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By Jennifer Gonzalez
In honor of Hispanic Heritage Month, Bread for the World will celebrate the resilience, creativity, and spirit of several Hispanic men and women over the next few weeks.
Supreme Court Justice Sonia Sotomayor holds a distinctive place in our nation’s history as the first Hispanic appointed to the U.S. Supreme Court. She is also only the third woman to serve in the nation’s highest court.
Sotomayor came from humble beginnings. At one point she lived in a housing project. She was born in the Bronx, New York to working class parents of Puerto Rican descent. Her father died when she was 9 years old, leaving her mother alone to raise her and her younger brother.
Sotomayor has been vocal about how affirmative action helped her get into Princeton University along with her achievements in high school. She has said in interviews that affirmative action “opened doors in her life.”
Similarly, Bread for the World also opens doors, especially for those who are poor and hungry. We advocate on issues such as school meals for children, an end to the ban on SNAP (formerly food stamps) benefits for the formerly incarcerated, and that improvements to the earned income tax credit (EITC) and child tax credit (CTC) are made permanent.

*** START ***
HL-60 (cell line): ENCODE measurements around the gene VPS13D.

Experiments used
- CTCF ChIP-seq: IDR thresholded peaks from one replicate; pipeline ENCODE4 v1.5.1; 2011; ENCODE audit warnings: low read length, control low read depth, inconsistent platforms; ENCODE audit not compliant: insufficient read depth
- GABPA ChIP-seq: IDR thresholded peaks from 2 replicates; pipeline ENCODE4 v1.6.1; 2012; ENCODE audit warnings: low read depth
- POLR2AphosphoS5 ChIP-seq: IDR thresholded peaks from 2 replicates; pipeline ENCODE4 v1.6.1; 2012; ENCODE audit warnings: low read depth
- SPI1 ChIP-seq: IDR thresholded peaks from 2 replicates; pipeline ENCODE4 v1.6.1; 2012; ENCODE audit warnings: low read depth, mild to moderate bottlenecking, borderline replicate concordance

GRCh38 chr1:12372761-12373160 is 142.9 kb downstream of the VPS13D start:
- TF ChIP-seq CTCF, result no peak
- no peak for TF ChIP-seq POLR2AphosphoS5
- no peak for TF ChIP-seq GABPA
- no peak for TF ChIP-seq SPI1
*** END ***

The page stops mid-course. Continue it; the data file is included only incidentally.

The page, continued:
Advocating on behalf of these issues makes it possible for people not only to have food on their table but to also live productive lives.
Jennifer Gonzalez is the associate online editor at Bread for the World.
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Malnutrition is responsible for nearly half of all preventable deaths among children under 5. Every year, the world loses hundreds of thousands of young children and babies to hunger-related causes.
Bread for the World is calling on the Biden-Harris administration and Congress to build a better 1,000-Days infrastructure in the United States.
“As you therefore have received Christ Jesus the Lord, continue to live your lives in him, rooted and built up in him and established in faith.” These words from Colossians 2:6 remind us of the faith that is active in love for our neighbors.
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The Supplemental Nutrition Assistance Program (SNAP) is designed to respond to changes in need, making it well suited to respond to crises such as the COVID-19 pandemic.
Bread for the World and its partners are asking Congress to provide $200 million for global nutrition.
In 2017, 11.8 percent of households in the U.S.—40 million people—were food-insecure, meaning that they were unsure at some point during the year about how they would provide for their next meal.